A tragic love story, a metaphor for storytelling, an interesting depiction of the human subconscious, an exploration of how illusory and fatal ideas can be and how it may lead to self-deception; Inception is a film that encapsulates all of these elements.
What was meant to be the keys to his wife's liberation, ended up being the cause to her suicide. The very idea that caused her to question her reality, the idea that was meant to awaken her, was the very idea that caused her to end her own life. This is the tragedy in the love story between Cobb and Mal. It isn't that his wife died, but that Cobb was the reason for her death. In this way, in the severity of the punishment he endures, it is v It is this guilt, this utter heartbreak, and this longing for those whom he loves that dominates his life.
It's no secret that Inception is a metaphor for storytelling, or more specifically, film. Films function very similar to dreams; we become immersed in the world presented to us, we forgo questioning the reality of it when we jump from location to location, we accept all information, despite it at times, being completely illogical, and . In this movie, Nolan shows us these similarities, mostly through the films surrogate: Ariadne.
Through Inception, Nolan also grants us insight into how he approaches his storytelling. When Cobb and his team ponder about how to properly perform inception, it is actually Nolan revealing how he attempts inception on his audience. The stages or levels in the last inception job are how he, not only brakes down his films into acts, but how his acts affect the viewer. "On the top level, we open up his relationship with his father. Say, 'I will not follow in my father's footsteps'. Then, the next level down, we feed him 'I will create something for myself'. Then, by the time we hit the bottom level, we bring out the big guns: Cobb: My father doesn't want me to be him." In essence, we are Fischer, we go into a film with our own preconceived notions, and by the end, changed in terms of world or self perception.
The film has an interesting depiction of the subconscious as they populate the world of dreams. Cobb's subconscious in particular, more specifically, Mal, shows how our past traumas can come to haunt us if we allow it to, and sometimes without our consent.
Bottle Rocket (1996)
How I would love to live in a world where prison doesn't break you, where your friends agree to participate in your wacky adventures, where there seems to be no tension, fear, or gruesome violence, even in an armed robbery. A world where camaraderie and tenacity triumph all. It doesn't exist in our world and it might not exist outside of the circle of Dignan, but it's in his world that it does exist. An introduction not to utopian society but a utopian mindset. Granted he does have major faults(i.e. his temper), but it's a pleasure to follow him in his adventures for an hour and 45 minutes.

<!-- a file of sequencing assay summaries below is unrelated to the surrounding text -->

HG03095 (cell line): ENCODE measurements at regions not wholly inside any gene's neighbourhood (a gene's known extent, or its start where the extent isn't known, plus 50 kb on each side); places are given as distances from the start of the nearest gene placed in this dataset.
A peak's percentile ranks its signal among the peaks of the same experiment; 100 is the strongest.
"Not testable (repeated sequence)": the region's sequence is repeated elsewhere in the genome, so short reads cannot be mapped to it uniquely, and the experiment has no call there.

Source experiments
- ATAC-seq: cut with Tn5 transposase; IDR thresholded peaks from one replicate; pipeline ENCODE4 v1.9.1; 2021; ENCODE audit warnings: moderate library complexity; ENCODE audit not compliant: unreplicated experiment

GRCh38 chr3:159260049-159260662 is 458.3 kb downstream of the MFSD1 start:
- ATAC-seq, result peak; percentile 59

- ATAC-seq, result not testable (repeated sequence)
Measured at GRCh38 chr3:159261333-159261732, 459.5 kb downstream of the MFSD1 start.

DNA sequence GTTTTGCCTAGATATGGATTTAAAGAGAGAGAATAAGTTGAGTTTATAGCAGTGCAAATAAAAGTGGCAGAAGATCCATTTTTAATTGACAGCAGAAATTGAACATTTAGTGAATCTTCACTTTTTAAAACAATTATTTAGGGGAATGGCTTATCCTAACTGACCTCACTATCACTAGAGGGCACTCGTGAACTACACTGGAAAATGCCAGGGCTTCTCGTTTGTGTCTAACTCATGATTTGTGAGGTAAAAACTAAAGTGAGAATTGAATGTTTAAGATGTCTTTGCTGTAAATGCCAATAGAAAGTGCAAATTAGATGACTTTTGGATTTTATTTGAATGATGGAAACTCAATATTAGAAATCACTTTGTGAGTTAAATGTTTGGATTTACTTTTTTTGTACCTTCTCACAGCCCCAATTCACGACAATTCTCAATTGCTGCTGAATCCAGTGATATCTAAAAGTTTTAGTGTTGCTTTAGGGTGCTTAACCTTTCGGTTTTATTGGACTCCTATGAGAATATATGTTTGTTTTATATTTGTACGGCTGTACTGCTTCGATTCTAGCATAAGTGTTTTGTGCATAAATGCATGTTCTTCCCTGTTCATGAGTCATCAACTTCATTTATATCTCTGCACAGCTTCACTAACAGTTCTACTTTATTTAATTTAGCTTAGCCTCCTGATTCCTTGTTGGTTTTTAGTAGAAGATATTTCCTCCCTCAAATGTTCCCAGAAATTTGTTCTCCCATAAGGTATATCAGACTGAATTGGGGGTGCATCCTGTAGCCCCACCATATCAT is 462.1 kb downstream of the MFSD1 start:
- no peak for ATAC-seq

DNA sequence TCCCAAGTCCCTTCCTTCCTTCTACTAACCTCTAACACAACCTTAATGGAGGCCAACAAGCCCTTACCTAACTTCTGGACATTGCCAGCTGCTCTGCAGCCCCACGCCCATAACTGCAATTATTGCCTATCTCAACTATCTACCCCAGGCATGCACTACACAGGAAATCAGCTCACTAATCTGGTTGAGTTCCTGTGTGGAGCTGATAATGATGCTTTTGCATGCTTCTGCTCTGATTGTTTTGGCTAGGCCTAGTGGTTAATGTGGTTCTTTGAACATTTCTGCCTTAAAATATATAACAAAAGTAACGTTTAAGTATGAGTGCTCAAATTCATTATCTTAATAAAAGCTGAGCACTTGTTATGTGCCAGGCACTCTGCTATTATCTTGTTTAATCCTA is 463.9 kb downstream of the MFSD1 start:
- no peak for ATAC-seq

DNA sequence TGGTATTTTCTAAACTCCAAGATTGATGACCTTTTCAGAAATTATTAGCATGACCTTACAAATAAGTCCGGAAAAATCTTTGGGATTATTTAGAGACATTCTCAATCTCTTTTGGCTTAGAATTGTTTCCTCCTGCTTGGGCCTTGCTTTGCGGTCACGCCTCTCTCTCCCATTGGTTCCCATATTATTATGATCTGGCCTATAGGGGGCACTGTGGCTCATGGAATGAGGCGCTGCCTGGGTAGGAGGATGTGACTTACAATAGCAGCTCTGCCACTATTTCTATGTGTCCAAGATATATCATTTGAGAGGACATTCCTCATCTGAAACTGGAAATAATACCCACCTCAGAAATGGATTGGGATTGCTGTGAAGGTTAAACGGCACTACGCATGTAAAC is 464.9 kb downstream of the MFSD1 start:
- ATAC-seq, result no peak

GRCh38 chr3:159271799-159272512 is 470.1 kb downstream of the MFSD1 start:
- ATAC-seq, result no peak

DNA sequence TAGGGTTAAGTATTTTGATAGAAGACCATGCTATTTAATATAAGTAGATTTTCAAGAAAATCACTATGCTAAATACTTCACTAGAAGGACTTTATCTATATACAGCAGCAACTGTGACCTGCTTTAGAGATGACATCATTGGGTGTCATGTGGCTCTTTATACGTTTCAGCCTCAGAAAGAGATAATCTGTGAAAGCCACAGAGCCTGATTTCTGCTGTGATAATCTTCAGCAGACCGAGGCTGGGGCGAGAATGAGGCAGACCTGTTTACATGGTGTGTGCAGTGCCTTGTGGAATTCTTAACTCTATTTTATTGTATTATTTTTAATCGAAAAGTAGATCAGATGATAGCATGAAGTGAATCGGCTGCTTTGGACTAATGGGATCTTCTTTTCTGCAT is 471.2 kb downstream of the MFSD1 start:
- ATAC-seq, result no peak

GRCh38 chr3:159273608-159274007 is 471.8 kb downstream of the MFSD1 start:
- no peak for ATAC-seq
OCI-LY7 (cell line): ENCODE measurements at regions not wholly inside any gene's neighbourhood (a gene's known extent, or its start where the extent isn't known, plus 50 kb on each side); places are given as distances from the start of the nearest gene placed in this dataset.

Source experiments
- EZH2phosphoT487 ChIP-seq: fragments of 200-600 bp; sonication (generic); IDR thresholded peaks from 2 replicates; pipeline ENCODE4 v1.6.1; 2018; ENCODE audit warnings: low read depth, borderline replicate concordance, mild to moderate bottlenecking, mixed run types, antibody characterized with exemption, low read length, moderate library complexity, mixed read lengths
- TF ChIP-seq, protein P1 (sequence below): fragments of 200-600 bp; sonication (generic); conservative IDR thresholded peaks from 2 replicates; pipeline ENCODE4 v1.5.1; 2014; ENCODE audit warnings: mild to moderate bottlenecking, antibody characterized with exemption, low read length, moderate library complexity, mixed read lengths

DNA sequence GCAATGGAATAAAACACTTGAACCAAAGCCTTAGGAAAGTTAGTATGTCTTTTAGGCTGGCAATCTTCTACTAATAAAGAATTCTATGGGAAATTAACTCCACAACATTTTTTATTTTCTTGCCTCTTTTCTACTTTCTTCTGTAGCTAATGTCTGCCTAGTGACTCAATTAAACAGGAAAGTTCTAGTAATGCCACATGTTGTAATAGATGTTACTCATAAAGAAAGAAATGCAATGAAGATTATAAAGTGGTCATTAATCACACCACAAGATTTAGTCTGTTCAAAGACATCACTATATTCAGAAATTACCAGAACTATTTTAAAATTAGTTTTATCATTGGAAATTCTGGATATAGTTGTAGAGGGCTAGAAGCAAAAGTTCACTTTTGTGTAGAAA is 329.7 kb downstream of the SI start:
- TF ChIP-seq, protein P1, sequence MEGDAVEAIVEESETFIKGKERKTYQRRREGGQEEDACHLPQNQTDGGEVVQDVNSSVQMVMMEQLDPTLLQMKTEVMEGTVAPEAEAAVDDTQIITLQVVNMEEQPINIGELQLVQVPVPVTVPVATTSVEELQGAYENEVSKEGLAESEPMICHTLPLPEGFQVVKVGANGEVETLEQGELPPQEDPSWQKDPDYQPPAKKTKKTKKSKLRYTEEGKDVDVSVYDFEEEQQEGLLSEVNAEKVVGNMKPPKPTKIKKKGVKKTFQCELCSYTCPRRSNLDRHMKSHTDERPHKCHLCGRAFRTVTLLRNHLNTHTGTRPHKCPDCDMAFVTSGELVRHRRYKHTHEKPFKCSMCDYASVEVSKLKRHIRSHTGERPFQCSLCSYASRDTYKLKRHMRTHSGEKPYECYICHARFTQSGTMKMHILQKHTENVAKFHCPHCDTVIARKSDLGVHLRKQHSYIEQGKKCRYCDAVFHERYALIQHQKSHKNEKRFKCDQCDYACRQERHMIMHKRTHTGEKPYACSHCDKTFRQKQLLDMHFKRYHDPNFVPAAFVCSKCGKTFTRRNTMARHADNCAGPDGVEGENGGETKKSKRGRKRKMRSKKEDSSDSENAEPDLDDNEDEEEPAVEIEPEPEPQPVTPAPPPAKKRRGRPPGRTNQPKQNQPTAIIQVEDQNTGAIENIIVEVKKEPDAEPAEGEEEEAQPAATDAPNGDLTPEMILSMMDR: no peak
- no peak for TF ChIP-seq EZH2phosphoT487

The Meyerowitz Stories (New And Selected) (2017)
"The single biggest problem in communication is the illusion that it has taken place" How true this statement has been in my personal life, and Baumbach beautifully and comically captures the essence of this apparent truth in his film. When conversing, I have found very often that both parties are using communication as a bonding or competitive tactic, rather than truly absorbing the information provided, and properly reacting to it. When sharing an experience, a related topic or experience is brought up. When sharing an opinion, a counterargument is formulated where the purpose seems to be to convert the other into your ideologies/beliefs; or conversely, an annoying sequence of over-agreement syndrome takes place. Another form of bad communication that frequently occurs is when something quite personal and emotionally charged is shared, but the other party changes topic, not because they wish to avoid the subject, but more likely because they grew bored of what was being said, their mind wandered, and here we find ourselves. How sad it is that we, the only entities in world, possibly the universe, that can communicate complexly, struggle to convey, and equally, struggle to understand one another. How easy it is to classify someone in such simple, binary terms, simply from first impressions where communication was poorly constructed. how upsetting it is that someone who should know you, or vice versa, doesn't because of an inability to communicate. And how tragic it continues to be that the one tool that can unite us, seems to be the very thing that divides us.
Brokeback Mountain (2005)
The beautiful cinematography, the incredible acting, the touching story, but what really makes this film fantastic is the incredible tragedy that lies at the heart of the film. It isn't conflicting life choices, distance, or any other common obstacles that prevent them from a happy life together, but rather it is the stigma, and in this film world, the hatred against homosexuality, the idea that it is an antonym of masculinity, and this fear of exposure that prevents them from a life together. They instead settle for secret flings until, Jack is sadly murdered and Ennis is sadly staring at the life that could've been.
It is this powerful ending that really gut-punches me with the emotion of impossibly unfulfilled longing for what could've been as I'm forced to empathize with Ennis. In a world that forces its expectations on you, it's tempting to conform, but sometimes an act of defiance is what might be the line between a content life of conformity to one of happiness, or at least a better road in that pursuit to happiness. Ennis was unable, justifiably so, to live a life of societal defiance, but it robbed him of the potential happiness he could've had with Jack.